Background: Any substance, which makes life better, if not used wisely and with proper care, would become dangerous to human life. These chemical substances can be termed poisons. A poison can be defined as a substance (solid, liquid, or gas), which if introduced into a living body or brought into contact with any part thereof would produce disease or even death by its constitutional or local effects or both. Pattern of poisoning in a particular region depends on various factors like availability and access to the poison, socioeconomic status of an individual, educational status, knowledge on pesticides, and their proper usage. In India, due to variations in geographical conditions and differences in religious and cultural practices, the incidence and pattern of poisoning vary from place to place, hence it is better to perform regional studies periodically to recognize the extent and evolution of the problem.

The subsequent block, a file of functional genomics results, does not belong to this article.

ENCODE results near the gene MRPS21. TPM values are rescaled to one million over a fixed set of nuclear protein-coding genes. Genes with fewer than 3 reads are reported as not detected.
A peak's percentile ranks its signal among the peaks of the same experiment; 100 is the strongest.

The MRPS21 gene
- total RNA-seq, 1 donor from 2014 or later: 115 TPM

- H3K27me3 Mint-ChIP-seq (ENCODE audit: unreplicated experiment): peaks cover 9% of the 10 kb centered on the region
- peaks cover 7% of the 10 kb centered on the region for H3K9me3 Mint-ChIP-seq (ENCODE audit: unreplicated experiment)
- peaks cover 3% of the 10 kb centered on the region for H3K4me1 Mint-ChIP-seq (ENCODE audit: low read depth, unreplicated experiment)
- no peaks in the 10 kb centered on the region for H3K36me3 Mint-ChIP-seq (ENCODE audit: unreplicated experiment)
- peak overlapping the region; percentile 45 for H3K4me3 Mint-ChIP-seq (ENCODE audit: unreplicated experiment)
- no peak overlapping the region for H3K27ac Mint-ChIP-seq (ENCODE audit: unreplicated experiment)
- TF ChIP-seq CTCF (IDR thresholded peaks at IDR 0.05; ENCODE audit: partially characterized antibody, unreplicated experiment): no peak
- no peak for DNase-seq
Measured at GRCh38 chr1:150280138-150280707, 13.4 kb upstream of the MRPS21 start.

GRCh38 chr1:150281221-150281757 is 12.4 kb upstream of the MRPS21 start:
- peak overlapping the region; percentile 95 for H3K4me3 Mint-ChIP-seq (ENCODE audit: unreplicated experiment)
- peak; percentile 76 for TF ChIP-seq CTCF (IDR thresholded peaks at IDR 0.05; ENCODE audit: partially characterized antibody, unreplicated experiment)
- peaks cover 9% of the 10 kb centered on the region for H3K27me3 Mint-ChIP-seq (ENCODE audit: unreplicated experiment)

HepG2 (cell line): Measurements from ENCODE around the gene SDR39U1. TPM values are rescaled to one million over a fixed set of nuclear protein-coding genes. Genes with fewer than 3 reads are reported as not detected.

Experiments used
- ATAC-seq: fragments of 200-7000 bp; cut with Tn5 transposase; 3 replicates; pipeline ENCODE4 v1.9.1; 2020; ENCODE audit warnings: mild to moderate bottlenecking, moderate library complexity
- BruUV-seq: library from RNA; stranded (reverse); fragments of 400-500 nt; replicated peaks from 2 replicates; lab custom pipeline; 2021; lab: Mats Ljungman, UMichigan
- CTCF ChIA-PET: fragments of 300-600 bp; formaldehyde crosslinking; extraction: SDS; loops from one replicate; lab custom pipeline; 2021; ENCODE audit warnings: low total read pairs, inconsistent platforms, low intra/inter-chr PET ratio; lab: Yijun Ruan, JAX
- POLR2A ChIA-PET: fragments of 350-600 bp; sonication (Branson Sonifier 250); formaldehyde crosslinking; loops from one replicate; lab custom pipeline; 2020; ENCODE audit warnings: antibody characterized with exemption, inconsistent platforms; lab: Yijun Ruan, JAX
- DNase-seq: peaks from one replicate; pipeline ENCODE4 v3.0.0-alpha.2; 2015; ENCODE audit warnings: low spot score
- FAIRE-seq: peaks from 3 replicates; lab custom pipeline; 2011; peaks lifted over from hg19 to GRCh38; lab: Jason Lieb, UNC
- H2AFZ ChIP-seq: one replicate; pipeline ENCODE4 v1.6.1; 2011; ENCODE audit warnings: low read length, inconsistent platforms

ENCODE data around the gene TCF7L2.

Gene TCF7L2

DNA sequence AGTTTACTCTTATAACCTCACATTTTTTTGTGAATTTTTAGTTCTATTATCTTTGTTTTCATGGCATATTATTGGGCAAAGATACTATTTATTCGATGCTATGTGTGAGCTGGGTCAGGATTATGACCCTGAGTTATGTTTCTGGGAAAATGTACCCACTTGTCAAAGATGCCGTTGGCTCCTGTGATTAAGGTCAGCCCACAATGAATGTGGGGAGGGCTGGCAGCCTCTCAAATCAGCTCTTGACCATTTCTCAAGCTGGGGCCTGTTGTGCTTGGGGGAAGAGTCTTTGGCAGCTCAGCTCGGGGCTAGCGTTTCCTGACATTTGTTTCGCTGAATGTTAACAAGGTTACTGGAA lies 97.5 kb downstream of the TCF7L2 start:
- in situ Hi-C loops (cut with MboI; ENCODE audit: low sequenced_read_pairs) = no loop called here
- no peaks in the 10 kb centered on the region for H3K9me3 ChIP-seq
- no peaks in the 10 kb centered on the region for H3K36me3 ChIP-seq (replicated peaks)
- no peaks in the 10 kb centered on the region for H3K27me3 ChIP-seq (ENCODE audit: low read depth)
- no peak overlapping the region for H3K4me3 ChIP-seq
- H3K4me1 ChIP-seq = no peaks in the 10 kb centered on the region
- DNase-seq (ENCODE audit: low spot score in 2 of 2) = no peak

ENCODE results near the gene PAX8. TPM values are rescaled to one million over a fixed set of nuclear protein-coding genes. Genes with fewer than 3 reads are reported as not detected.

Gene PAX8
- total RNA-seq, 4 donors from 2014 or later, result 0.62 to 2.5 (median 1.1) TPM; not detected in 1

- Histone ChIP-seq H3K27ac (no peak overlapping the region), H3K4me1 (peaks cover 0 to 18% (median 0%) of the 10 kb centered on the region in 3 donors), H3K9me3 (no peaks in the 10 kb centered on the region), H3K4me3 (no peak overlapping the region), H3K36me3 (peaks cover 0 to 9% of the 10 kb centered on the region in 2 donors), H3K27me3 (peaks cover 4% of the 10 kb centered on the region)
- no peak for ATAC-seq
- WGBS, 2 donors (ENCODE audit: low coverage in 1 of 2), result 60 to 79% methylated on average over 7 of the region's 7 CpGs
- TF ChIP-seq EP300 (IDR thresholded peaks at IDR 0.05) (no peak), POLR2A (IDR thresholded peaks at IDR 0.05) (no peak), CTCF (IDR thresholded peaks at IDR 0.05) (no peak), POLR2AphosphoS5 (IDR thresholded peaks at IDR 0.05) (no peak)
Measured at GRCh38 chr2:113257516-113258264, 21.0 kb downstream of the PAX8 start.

Methods: This is a cross-sectional and observational study, which was conducted in tertiary care teaching institutes in Western India. The study includes 318 deceased persons due to poison consumption brought for postmortem examination.
Results: Incidence of death due to poisoning was more in the third (31.7%) and second decade (22.6%) of life as compared to both extremes of age. The majority of victims were males (64.2%) as compared to females (35.8%). It was also observed that most victims belonged to lower socioeconomic class (58.8%) with educational status from illiteracy to primary education. Majority were farmers commonly due to insecticidal poisoning.
Conclusion: Pattern of poisoning in the present study corresponds with the pattern found in most other studies. Majority of victims were male and agricultural poisons were the most common type. Our study suggests that establishment of poison information centers, availability of antidotes in rural area, and creating awareness among people help effectively to resolve the problem.
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